At the onset of this year’s US Open, the final grand slam of the tennis season, several Canadian athletes hoped to make deep runs on either side of the singles draw.
The tournament featured Canadian household names such as Denis Shapovalov, ranked 10th in the world, who was ousted in the third round. Meanwhile, 2019 US Open champ, Bianca Andreescu, ranked seventh in the world, made it to the fourth round before succumbing to injury. Felix Auger-Aliassime, ranked 15th in the world, had the best tournament of his career, making it all the way to the semifinals before losing to eventual champion Daniil Medvedev of Russia.
However, the most successful Canadian player doubled as one of the most unlikely. Leylah Annie Fernandez, who turned just 19 years of age during the tournament, came within two sets of capturing the second ever major singles title on behalf of Canada. Of the six Canadians who made the main draw, she was the fifth lowest ranked, though she almost emerged victorious.
Prior to the US Open, Fernandez, ranked 73rd in the world, had only ever won a single Women’s Tennis Association (WTA) tournament — the 2021 Monterrey Open, a fifth-tier event. Despite her lack of experience in majors, Fernandez handled her two first matches with ease, dispatching both opponents in straight sets.
On the way to the final, she dispatched Naomi Osaka (ranked third), Angelique Kerber (ranked 17th), Elina Svitolina (ranked fifth) and Aryna Sabalenka (ranked second). The trophy cases of those four women are stuffed with 46 WTA titles, 7 major titles, a silver and a bronze Olympic medal, as well as nearly 80 million dollars in career earnings.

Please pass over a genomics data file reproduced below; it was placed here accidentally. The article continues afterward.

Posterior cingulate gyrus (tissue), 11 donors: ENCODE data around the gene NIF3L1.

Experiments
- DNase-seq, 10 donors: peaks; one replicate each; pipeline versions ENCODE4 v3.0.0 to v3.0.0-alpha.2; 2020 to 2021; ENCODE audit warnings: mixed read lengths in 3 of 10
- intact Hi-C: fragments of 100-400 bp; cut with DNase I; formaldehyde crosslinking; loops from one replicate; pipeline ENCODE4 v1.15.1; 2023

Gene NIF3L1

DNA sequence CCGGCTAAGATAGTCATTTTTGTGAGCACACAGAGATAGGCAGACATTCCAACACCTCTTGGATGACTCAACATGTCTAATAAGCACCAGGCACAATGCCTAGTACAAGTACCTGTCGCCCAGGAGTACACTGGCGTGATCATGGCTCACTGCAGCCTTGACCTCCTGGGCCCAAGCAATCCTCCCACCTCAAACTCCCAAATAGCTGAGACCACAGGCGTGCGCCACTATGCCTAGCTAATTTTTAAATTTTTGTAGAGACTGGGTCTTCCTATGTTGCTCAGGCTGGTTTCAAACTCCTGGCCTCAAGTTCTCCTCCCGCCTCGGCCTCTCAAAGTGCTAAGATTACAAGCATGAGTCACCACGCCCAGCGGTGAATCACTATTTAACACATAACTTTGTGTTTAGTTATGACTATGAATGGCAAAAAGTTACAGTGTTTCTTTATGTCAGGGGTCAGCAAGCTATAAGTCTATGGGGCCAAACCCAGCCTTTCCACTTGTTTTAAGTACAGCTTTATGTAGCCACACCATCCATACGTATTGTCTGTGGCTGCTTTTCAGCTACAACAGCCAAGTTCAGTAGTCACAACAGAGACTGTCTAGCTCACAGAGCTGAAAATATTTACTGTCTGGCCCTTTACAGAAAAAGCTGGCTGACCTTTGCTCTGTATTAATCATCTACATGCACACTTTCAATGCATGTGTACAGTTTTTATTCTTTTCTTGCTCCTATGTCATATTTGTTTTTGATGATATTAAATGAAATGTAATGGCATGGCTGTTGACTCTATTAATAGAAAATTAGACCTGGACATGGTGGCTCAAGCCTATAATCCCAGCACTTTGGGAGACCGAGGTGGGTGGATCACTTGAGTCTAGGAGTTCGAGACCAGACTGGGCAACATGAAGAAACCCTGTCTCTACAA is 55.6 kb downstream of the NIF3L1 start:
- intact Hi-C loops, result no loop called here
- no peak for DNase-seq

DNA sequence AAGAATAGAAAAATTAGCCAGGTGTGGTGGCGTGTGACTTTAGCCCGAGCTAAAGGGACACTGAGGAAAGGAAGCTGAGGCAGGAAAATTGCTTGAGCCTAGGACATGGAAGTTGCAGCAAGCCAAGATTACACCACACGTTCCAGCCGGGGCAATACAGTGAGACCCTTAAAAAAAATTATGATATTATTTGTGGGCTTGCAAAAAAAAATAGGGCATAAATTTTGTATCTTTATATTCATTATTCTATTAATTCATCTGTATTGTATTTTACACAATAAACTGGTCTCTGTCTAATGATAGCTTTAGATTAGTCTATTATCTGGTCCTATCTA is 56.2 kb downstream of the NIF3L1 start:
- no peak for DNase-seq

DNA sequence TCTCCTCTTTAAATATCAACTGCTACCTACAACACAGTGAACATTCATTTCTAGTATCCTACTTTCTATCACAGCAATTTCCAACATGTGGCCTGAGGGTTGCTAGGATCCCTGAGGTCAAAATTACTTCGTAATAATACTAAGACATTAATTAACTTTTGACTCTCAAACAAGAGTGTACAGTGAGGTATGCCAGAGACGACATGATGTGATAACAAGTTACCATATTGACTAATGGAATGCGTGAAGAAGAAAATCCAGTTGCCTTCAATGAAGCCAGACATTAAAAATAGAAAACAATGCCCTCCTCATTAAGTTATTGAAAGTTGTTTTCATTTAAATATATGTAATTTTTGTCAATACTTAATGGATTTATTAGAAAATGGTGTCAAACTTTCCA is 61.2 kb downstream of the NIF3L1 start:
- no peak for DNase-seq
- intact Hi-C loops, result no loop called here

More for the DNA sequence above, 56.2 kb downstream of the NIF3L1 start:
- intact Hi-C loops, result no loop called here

For good measure, Fernandez even won the hearts of the New York crowd by dedicating her run to the strength and fortitude of the city on the 20th anniversary of 9/11.
“All my dreams are coming true,” said Fernandez in the aftermath of the tournament.
Her foil on the other side, Great Britain’s Canadian-born Emma Raducanu, had an equally remarkable run at the age of 18. She became the first player to win a Grand Slam by entering through the qualifying rounds, doing so without dropping a set or even coming close.
As for the other Canadians in the singles draw, Shapovalov was expected to make a promising run due to his performance at Wimbledon in 2021. His lackluster performance (losing to unseeded Lloyd Harris) drops him outside the top 10 rankings.
Andreescu continues to struggle with injuries, with her campaigns in the last year ending due to injury or COVID-19 protocols. She looked to have regained some of her former championship form before giving way to the much better conditioned Maria Sakkari, tumbling Andreescu from seventh to 20th on the rankings.
Auger-Aliassime took advantage of some luck in the draw, with the highest seed he faced en route to the semifinals being Roberto Bautista Agut (ranked 18th). Auger-Aliassime is now on the cusp of a top 10 ranking, having passed his countryman Shapovalov. Auger-Aliassime should be on an upwards trajectory, with the next step being improvements in his performances in the Association of Tennis Professionals Tour Finals, where he is currently winless, despite eight finals appearances
You can look forward to seeing Fernandez, Auger-Aliassime, Andreescu, and Shapovalov at the Indian Wells Masters in California from Oct. 4 to 17 as the last big tournament of the 2021 tennis season.